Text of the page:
Off the Bench: Skills that Pay the Bills

I am so happy to share the latest installment of my column for scientists who are noodling the idea of working in a field off the bench.  It’s been about two and a half years since I started my current job, which does not have me doing research full-time, but has me running an initiative at the Midwest’s only four year Hispanic Serving Institution aimed at helping students, particularly underrepresented and low-income students, get the support and resources they need to succeed in STEM fields and move into lifetime careers in math and science (and those are broad careers!).  If you are considering leaving the bench, it is a rewarding path, but I’m here to tell you, you’re going to have a major learning curve to climb when you transition from bench research to an administrative position. Allow me to illustrate:

The following is a short selection of my skills as a bench scientist:

Fluorescence microscopy
Molecular cloning
Electroporation
Chemical Precipitation transformation
Cell Culture
Thin-section transmission electron microscopy
Electron Tomography
High-pressure freeze substitution of cells
Immunoelectron microscopy
Western/southern blotting
Running gels like my life depended on it
Immunofluorescence
Live cell imaging
Analysis of literature
Crazy-good notetaking/record keeping/Data maintenance
Grant writing/proposal composition

Now, here’s what I need in my current position:

Budget maintenance
Managerial Skills
Event planning
Massive networking skills
Advising/counseling students
Grant writing/proposal composition
Reporting of activities/priorities to governing board

Seemingly, only one skill translates-the grant writing.  Bummer.

Well, I sort of predicted this.  I wanted to make sure I wasn’t about to hit the end of my graduate program short on the tools I would need to go outside of a research career.  So, here is a short selection of what I did:

Mentored students of various ages-high school, undergraduate, returning, non-traditional students.  Invested in them in the same way I would have invested in myself.  They all have multiple first author publications now.

Wrote.  A lot.  About things other than science.  And sometimes about science.  Built a portfolio of writing material.  I’m not claiming to be Steinbeck here, but I got a few articles under my belt, did a little editing, edited people’s papers in the lab, did some for a publishing company in Asia, you know got some experience.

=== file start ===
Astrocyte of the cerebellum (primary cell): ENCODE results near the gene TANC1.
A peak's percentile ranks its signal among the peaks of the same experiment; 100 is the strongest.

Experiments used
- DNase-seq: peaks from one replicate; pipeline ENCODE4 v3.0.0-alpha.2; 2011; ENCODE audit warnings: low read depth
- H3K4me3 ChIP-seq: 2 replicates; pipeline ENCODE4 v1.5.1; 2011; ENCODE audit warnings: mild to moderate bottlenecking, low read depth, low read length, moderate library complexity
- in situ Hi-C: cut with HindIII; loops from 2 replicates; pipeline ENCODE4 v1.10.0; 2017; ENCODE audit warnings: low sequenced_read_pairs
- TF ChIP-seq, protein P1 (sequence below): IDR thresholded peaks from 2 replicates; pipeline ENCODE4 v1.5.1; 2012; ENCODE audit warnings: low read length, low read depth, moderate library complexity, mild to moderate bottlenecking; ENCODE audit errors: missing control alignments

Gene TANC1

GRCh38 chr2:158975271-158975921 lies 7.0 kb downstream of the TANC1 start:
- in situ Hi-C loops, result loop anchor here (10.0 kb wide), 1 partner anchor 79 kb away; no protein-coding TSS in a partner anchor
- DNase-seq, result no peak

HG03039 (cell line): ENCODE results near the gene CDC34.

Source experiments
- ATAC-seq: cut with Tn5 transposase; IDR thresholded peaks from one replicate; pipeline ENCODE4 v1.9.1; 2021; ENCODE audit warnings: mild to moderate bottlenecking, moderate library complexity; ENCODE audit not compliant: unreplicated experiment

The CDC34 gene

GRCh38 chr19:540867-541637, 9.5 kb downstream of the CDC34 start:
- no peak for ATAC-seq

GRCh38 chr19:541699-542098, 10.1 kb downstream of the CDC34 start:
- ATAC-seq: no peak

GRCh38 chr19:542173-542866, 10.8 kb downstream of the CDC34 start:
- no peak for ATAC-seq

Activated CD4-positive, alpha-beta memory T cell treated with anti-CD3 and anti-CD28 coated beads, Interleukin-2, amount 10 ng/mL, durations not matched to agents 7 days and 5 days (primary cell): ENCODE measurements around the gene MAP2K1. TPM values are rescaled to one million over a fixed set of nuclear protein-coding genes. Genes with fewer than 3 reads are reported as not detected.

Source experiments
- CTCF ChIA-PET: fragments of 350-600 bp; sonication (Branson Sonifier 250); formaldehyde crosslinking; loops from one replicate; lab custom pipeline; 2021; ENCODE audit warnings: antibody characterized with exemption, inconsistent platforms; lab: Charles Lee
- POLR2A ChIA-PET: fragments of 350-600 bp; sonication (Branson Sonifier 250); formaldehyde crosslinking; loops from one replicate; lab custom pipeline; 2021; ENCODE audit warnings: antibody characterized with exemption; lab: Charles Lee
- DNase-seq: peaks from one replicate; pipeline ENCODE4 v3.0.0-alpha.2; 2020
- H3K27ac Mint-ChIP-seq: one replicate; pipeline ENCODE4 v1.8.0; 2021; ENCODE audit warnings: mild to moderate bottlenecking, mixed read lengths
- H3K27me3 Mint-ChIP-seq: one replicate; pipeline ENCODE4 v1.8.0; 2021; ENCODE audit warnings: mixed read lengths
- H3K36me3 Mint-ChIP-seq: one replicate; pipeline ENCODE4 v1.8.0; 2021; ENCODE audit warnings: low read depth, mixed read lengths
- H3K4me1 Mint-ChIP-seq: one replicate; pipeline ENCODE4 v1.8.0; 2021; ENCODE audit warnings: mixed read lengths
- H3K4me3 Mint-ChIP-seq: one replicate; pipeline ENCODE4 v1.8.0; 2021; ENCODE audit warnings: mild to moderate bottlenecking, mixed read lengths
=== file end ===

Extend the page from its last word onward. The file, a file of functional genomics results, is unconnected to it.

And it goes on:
Did A LOT of outreach.  Volunteered for various programs to bring science to kids, science weeks, science years, got involved through professional societies, this is going to have to be another article.

I also discussed science with my fabulous grandmother.  Every time she told me she didn’t care about what I was saying, I retooled my message.  This was helpful.

Served on the young professionals’ board for Human Rights Watch in Chicago.  Took me away from the bench a couple of Thursday evenings a month, but you know what I have to do in my job?  Work with a board.  You know what I don’t do?  Work in a lab.  Do you think this may have been a good investment of my time, even though it may not have seemed to get me to the end of my thesis right away?  I do.

By the end of all this, in addition to the short list of previously mentioned science skills, I could:

Manage a budget (you think my outreach efforts were free?)

Network like crazy (Seriously.)

Mentor students to the Ph.D., or the direction of their choice.  (Ahem.  Click this and search for Levi.)

Create programs for students that would actually make a difference in their ability to pursue their dreams.

Better understand how a board works.

Wrote fabulous press pieces for events and their outcomes.

Knew how to conduct program assessment.

Learned how to translate my bench experience into something that would actually help others, whether in science or the public.

My hope is that you will reach for experiences and tools that will enable you to generate a portfolio of skills that will enable you to be really ready for the job you want after this.  If you want a post-doc and to become a faculty member, the skills you gain on a traditional academic path are primarily the ones you need, although the exercises of getting experience beyond the bench will be a useful one for your own career, and will hopefully help you better understand students you are mentoring who may want to take a non-traditional path.  If you’re thinking of a job away from the bench, my suggestion is to find out what that is, what the day to day will be like, and then make sure you’re getting the experiences you need in order to be able to cover the bases of the job.  The degree is your ticket in, but these experiences distinguish you from every other Ph.D. out there, giving you a wide array of tools to work with and make you the candidate for your dream job.

The cool part is that these skills are so transferable, you can’t lose.  You can do such a wide array of things with your degree and background, and it’s just a matter of strengthening different professional muscle groups depending on your goals, and how they change.

So do some exploring, find some role models or carve your own path out, and make it happen.  You’re a science rockstar.

1 Comment

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One response to “Off the Bench: Skills that Pay the Bills

  1. Tom

    Great post. There are many positions out there just waiting for scientists to fill them. Scientists everyday skills of asking questions, gathering & analyzing data, and communicating it to people are very transferable to a job outside the lab.
    The world will benefit from more scientists in the position of making decisions.

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